Cara Gee calls it a “dream role”: a gun-toting Métis cowgirl seeking justice on the Western frontier in 1869.
That’s the premise of a new series called Strange Empire, which premieres this Monday on CBC-TV.
Landing the starring role in a Canadian TV drama is the latest in a string of accomplishments for the 31-year old Gee, whose mother’s family hails from Curve Lake First Nation in Ontario.
She studied acting at the University of Windsor, and after a series of acclaimed performances in theatre, she was cast as the lead in Empire of Dirt, for which she was nominated for best lead actress at the Canadian Screen Awards.
Gee arrived in Vancouver in June, where she’s been shooting Strange Empire ever since. On set at a farm in Abbotsford, she took a break from a scene she was about to shoot — where her character confronts a murderer — to talk about her latest role with CBC’s Duncan McCue.
Q: You play Kat Loving, a Métis woman struggling to survive in a frontier town. She's a badass female native hero...
A: I know!
Q: What's it like for you inhabiting that character?
A: It's the dream role of a lifetime. She's very strong, much stronger than me. I find her strength really inspiring. If I had to face the things she faces throughout this series, I would be curled up in a ball in the corner (laughes). She faces everything head-on.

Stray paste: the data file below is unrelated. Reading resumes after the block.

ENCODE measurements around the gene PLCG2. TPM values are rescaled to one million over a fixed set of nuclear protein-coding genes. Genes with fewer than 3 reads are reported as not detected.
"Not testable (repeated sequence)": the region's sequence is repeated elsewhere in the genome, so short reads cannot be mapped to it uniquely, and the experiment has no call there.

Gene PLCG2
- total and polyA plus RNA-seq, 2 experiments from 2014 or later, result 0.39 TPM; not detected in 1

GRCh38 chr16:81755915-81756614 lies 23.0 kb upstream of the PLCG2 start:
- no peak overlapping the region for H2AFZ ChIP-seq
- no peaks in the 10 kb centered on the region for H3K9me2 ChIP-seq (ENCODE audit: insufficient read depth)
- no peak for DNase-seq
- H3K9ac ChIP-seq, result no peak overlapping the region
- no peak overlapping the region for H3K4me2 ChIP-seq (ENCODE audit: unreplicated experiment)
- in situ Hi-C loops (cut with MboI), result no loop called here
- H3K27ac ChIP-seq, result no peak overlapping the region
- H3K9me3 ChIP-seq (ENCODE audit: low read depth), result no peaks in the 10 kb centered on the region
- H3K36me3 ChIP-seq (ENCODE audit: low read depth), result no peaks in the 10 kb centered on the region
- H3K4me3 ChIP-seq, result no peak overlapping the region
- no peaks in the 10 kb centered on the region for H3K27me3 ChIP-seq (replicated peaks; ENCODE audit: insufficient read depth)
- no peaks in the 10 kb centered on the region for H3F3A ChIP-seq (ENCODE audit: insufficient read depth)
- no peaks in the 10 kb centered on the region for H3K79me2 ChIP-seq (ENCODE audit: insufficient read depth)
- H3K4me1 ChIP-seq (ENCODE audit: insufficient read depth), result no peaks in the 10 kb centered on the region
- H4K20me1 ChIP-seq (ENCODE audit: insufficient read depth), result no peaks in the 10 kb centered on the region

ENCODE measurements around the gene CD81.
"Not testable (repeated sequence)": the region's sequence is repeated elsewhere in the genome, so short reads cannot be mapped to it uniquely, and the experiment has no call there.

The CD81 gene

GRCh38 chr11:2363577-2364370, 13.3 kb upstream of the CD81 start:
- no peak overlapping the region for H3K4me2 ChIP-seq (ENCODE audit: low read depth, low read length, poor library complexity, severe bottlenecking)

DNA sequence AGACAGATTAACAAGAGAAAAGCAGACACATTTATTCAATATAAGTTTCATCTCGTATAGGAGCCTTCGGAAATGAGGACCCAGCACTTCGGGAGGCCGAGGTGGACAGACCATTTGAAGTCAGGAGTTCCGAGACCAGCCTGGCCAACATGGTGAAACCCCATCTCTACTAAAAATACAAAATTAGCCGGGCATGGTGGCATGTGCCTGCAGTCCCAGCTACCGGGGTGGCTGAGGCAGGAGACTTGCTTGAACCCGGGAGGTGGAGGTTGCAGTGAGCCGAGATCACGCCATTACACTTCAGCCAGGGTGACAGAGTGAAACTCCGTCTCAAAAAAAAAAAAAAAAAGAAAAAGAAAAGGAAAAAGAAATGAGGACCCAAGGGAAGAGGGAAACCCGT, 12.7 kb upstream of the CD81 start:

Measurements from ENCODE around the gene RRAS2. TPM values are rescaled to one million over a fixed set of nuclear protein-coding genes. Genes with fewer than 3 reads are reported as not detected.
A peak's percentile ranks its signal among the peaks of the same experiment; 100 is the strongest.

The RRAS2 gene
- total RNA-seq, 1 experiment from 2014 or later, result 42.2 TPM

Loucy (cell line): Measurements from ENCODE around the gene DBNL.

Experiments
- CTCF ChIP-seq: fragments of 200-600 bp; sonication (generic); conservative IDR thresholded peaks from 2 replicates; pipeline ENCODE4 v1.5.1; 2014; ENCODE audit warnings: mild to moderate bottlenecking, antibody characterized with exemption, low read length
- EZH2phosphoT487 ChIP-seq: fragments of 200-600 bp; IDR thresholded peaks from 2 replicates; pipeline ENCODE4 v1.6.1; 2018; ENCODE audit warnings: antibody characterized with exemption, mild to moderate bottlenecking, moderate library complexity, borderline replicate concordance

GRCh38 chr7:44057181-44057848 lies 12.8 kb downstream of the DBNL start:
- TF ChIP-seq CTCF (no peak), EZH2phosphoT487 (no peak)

Not without fear, but a lot of bravery and courage. She's fighting for justice the whole time, then that fight consumes her. It's brutal what she has to go through.
Q: She's a gunslinger. What was that like?
A: It was WAY too fun. I'm not big on guns in real life. But, oh my goodness, for pretend? It's a powerful feeling.
Q: Westerns are a genre plagued by a lot of stereotypical portrayals of Indigenous people. Does that baggage make it a challenge for you?
A: I've been asked quite a few times, "You're in a Western, isn't that cool, have you always wanted to be in a Western?'"
My answer is "No!" It’s not a genre I've ever gravitated toward because of those stereotypes. So, to be able to subvert the genre, and tell a side of the story that isn't told — that has been actively written over — is a huge responsibility. The genre is often nostalgic, and this isn't. This isn't an idyllic West full of the possibility of conquering. It's actually the other side of that, which we don't like to look at because it’s not pretty.
Q: You've taken on lots of diverse roles in theatre, including a Japanese translator and a former porn star. But there aren't many starring roles for First Nations women in Canadian TV. How does your Anishinaabe heritage inform this part?
A: When I was working on Empire of Dirt, people were lumping us in with Rhymes With Young Ghouls, and saying 'Wow, it's a banner year for native cinema. Isn't it wild how different the two films are?' And I would say, 'Native isn't a genre.'